When Todd Mendez finished Southwestern Michigan College’s nursing program, his wife, Lauren, pinned him at the Dec. 16, 2016, ceremony.
“When I discovered the world of health care four years ago, I didn’t know I had stumbled upon the most rewarding and challenging experience I’ve ever known,” Todd told his class assembled onstage in the Dale A. Lyons Building, thanking instructors who “saw things in me I never knew were there.”
For instance, Todd had the impulse to volunteer for a 72-hour shift in South Bend Memorial Hospital’s COVID-19 unit during a two-week transition from travel nurse to a new job in dialysis for Fresenius. Last year Todd started working three 12-hour shifts a week from Fort Wayne after two years as a Memorial float RN.
Lauren, his partner in raising, and now home-schooling, four children as well as Edwardsburg’s school nurse, recalls, “He said he wasn’t scared, he just wanted to help people. He wanted to be the person to calm their fears and reassure them they are in good hands. Being a nurse myself, we didn’t hesitate to make it work. We hand-sewed him a mask that night before he left. He had a chance to be on the front lines and took it without thinking twice. His patients adore him. So does his family. He has a heart of gold, which makes him the best nurse and the best husband and dad.”
There were no medical professionals in Todd’s Elkhart family. In fact, he was the first to finish college. He and his first wife had a child and owned a coffee shop that went out of business in 2010. He has also been a mailman and a salesperson at Woodwind and Brasswind. He studied music at Indiana University South Bend and plays several instruments.
With divorce ending his marriage, Todd went to Baghdad and worked on a military base as a civilian to retire his debts. He was there with his brother, Luke, for a year, coming home every few months to see his son.
The Edwardsburg couple met at the coffee shop when a band Lauren sang with performed, but he was married. She was pregnant. Her parents helped with her children while she waitressed and did “any odd job I could get my hands on.” They only dated after his return from Baghdad in August 2011, “reconnecting as two single parents trying to get by.”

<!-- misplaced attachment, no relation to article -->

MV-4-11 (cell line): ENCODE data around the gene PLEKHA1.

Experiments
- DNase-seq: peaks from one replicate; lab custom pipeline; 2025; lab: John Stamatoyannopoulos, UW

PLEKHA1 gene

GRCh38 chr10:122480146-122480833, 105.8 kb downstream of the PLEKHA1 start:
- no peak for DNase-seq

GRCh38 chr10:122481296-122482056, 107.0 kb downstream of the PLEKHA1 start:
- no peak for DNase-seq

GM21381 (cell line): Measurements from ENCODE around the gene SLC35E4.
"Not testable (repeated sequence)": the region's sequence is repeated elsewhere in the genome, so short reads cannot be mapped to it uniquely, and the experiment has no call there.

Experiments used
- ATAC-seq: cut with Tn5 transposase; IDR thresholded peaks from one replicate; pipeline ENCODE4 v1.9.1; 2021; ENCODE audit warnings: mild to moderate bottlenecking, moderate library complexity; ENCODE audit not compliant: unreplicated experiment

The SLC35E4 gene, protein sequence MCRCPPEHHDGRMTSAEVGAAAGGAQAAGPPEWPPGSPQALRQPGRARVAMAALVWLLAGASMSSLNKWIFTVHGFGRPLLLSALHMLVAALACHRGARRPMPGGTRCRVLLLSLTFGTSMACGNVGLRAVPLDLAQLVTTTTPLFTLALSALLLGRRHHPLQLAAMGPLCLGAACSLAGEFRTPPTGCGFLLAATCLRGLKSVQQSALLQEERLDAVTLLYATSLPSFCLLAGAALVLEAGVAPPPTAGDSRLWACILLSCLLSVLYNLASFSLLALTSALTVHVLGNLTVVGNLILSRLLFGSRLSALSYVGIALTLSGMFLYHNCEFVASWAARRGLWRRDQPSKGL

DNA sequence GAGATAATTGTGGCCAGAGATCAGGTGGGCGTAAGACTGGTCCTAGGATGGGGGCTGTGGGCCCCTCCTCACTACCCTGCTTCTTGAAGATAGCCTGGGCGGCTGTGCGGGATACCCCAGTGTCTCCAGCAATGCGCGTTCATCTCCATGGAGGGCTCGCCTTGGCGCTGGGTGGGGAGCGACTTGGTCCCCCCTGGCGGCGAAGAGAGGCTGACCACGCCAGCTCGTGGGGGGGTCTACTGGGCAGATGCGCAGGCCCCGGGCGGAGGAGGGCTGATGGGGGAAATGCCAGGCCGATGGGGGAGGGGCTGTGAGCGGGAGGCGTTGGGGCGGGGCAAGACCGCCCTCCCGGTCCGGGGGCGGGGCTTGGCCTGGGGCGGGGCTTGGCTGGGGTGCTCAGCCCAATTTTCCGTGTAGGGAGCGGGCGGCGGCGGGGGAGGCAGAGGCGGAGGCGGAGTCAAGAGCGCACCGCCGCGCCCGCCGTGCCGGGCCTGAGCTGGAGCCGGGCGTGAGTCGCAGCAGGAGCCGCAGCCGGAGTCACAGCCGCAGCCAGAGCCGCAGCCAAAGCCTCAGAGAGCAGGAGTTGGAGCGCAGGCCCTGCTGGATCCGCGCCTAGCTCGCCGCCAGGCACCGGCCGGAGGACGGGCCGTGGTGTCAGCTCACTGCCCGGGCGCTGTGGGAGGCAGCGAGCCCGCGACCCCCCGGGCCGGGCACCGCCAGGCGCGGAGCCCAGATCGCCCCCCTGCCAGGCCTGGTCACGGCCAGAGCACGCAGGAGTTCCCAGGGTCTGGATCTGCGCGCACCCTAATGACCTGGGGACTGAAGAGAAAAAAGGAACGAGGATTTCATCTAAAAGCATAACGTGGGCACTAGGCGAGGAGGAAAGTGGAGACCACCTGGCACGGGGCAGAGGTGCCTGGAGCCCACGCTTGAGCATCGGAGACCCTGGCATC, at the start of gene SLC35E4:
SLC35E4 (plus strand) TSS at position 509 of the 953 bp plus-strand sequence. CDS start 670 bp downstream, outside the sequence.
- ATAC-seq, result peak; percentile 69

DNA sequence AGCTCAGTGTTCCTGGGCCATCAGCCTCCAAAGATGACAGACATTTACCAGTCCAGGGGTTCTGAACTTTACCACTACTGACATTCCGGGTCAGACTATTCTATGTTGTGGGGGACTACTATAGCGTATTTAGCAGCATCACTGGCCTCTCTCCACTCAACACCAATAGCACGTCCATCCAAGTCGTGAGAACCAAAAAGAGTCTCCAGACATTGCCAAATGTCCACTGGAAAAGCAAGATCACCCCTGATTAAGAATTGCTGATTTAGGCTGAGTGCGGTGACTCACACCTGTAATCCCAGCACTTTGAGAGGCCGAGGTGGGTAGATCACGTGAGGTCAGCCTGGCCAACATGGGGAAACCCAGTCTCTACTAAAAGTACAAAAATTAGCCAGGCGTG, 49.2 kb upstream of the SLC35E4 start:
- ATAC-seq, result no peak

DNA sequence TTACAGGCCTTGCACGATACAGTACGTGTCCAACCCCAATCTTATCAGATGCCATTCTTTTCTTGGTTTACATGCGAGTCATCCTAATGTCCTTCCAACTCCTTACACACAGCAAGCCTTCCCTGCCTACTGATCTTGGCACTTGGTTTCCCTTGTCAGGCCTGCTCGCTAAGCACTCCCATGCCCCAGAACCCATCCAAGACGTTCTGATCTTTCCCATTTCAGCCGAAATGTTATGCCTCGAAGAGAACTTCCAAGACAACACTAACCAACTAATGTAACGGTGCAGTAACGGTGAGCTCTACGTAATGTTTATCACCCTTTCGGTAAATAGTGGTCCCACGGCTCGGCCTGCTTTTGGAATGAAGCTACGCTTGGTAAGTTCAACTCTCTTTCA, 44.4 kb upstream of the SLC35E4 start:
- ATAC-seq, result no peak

When she graduated from SMC in May 2011, Lauren “couldn’t stop crying because I finally could give my kids the life they deserved.” But a year after their August 2012, marriage, Todd was laid off from his job at an Elkhart sound-design company. He told Lauren, a Memorial night shift float nurse, “I think I want to do what you do. You love your job and it sounds so interesting.”
“We knew this kind of job would never leave us in the dust again,” she said. “We would never have to worry about job security or losing what we worked so hard to build. I encouraged him to get a job as a patient care assistant (PCA). He loved it, couldn’t wait to be a nurse. I’m not going to lie, though, those years were hard. We had a baby in 2014 in the middle of his schooling. We barely scraped by” — especially with debt from a loan to enlarge their tiny home. The contractor went bankrupt without finishing the addition.
Todd kept going, pushing through school despite chaos in their lives. “The day he graduated was the biggest relief we have ever experienced,” Lauren said. “We cried and hugged on that stage because we knew we could breathe again. I was so proud of him! Our kids watched us persevere. It meant so much to us to teach them by example.”
Her first year in her “dream job” as school nurse dealt Lauren “interesting plot twists,” starting last fall with mosquito-borne EEE affecting outdoor activities, January/ February flu waves which shut school and, by late February, administrative meetings planning how to cope with “this new coronavirus we had been hearing about.”
As “Heroes Work Here” signs sprouted around hospitals like spring flowers, Lauren noticed “posts from my nurse friends about signs left in their front yards and chalked onto their driveways. It makes my heart full to see the community celebrating nurses and other clinicians the way they deserve. We don’t require thanks, but I can tell you some days it felt like a thankless job. So the kindness is welcomed with open arms and a happy heart. It takes a million people to make our job work, from the health aides, PCAs, lab techs, radiation and nuclear medicine techs, medical equipment suppliers, truck drivers, physicians, environmental service personnel — the list goes on and on. I personally wish we looked at this more from the angle we are all in this together.”
“I hope people understand this will be a gradual process, long and stressful for us all,” Lauren said of impatience for “normal’s” return.
“Understand that by dipping our toes in the water slowly, we are saving lives. It will take baby steps to see if they work. Had this happened even 10 years ago, it would be much harder. We all cope in different ways. I choose to be grateful for every day I wake up, for extra time with my kids, extra time I’ve had to exercise and take care of my body and for the fact we have the science and technology to defeat this eventually. It will just take time.”